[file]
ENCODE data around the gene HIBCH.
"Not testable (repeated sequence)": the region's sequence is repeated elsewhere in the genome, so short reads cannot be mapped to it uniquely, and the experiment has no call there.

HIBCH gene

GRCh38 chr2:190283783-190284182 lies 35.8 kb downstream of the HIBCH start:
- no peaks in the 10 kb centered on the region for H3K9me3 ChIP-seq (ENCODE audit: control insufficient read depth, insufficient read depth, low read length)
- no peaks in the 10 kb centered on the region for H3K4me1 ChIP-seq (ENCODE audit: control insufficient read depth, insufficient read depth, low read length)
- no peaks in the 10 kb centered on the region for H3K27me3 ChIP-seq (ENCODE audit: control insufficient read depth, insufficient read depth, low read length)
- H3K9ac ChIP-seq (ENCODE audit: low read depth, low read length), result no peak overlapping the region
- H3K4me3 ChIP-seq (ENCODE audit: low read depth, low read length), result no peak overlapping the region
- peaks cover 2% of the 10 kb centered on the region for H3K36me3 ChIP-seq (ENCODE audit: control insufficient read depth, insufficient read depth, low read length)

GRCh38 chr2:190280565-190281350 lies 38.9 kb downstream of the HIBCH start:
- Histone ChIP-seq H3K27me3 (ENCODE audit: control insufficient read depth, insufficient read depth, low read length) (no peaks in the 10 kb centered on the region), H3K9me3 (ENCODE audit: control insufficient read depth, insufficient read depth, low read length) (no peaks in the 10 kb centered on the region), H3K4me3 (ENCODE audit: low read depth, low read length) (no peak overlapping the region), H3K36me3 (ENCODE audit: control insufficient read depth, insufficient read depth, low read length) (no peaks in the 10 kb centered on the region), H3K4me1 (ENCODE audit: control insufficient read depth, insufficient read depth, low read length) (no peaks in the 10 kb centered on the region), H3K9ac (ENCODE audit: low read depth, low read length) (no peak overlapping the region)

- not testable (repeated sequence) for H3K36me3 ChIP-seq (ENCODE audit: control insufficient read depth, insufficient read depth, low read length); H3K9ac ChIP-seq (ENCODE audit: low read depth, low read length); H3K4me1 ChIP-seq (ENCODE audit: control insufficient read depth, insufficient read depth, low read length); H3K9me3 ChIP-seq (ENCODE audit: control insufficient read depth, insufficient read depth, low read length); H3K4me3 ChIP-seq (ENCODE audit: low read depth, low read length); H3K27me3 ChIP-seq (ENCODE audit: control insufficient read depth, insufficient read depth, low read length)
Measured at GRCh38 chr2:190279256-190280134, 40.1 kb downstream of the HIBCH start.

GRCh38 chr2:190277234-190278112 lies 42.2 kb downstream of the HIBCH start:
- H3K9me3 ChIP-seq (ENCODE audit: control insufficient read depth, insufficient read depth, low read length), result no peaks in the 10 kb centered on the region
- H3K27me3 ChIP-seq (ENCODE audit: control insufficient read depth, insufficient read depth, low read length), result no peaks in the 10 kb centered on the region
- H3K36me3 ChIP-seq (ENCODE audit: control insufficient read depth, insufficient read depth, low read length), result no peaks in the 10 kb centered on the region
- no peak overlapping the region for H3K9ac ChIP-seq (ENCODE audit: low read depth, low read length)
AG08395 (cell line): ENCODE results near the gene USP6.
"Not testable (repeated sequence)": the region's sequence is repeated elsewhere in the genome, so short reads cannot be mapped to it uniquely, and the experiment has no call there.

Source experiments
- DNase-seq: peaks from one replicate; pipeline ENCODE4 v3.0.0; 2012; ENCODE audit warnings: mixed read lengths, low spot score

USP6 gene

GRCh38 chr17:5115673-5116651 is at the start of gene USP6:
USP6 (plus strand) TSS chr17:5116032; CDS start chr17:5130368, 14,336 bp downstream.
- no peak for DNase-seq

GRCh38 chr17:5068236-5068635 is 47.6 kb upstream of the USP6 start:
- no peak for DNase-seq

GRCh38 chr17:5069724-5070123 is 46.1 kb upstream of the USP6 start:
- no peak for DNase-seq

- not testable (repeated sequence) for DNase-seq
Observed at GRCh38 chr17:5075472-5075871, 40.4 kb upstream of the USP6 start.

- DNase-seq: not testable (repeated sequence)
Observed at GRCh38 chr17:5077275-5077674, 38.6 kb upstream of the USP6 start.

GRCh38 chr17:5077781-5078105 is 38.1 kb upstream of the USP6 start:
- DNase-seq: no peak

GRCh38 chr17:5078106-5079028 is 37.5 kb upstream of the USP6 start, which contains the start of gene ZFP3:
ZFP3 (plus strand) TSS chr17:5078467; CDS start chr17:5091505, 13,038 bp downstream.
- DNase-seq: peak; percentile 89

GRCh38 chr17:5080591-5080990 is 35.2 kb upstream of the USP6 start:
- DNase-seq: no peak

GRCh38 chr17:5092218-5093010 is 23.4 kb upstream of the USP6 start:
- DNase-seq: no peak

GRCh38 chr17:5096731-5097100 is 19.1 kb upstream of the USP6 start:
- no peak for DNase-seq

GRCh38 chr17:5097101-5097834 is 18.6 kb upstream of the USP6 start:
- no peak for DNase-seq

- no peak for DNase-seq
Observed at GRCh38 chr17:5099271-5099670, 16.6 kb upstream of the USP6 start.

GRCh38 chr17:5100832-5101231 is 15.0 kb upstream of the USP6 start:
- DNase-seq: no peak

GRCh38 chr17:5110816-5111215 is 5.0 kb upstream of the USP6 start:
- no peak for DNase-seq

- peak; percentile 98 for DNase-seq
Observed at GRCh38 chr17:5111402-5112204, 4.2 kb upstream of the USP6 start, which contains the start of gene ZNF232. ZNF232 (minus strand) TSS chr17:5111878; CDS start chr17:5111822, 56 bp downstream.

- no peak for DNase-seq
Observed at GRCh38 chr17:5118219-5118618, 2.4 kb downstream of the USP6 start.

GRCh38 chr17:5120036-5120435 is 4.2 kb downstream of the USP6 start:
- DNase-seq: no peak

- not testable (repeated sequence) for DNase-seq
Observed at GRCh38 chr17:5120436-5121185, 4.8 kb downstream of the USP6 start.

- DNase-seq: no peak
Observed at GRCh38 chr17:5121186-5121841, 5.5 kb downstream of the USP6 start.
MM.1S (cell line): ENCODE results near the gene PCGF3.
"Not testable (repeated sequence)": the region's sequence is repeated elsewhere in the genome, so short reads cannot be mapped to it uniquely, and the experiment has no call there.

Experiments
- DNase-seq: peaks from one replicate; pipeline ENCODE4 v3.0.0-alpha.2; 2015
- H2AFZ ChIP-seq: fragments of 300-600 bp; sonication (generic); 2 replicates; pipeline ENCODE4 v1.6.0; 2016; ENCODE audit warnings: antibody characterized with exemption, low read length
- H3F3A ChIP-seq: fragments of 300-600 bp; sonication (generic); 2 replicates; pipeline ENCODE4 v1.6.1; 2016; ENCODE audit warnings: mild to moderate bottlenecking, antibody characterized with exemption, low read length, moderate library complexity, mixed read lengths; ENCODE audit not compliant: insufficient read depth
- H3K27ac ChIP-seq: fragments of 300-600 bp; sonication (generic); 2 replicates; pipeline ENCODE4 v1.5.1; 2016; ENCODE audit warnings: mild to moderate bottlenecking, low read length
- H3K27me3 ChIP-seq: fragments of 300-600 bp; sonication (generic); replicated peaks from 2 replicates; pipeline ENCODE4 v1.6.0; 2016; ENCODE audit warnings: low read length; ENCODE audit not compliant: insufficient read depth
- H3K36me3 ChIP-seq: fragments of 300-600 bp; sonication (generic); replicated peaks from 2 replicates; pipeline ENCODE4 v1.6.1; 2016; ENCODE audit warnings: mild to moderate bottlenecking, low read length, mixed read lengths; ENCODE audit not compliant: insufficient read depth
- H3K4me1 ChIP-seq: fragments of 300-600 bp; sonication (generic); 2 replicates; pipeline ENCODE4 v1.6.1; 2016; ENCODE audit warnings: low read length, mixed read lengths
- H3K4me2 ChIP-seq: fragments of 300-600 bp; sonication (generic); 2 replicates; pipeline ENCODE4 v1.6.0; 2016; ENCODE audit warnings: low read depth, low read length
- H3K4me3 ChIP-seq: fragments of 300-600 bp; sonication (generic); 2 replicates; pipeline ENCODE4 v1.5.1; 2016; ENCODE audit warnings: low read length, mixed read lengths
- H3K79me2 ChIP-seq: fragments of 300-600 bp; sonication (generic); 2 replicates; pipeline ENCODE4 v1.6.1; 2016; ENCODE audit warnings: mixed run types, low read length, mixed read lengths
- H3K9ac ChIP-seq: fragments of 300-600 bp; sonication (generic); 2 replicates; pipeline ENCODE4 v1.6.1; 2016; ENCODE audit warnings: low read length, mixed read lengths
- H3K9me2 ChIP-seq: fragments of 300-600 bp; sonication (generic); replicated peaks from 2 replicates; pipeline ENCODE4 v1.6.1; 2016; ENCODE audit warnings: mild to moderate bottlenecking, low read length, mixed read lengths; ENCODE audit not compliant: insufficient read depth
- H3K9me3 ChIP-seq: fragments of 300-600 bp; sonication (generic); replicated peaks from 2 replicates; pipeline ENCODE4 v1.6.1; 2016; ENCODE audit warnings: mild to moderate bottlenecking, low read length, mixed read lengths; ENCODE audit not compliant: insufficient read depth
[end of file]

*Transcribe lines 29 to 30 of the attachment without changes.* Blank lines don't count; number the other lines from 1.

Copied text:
- no peak for DNase-seq

GRCh38 chr17:5069724-5070123 is 46.1 kb upstream of the USP6 start: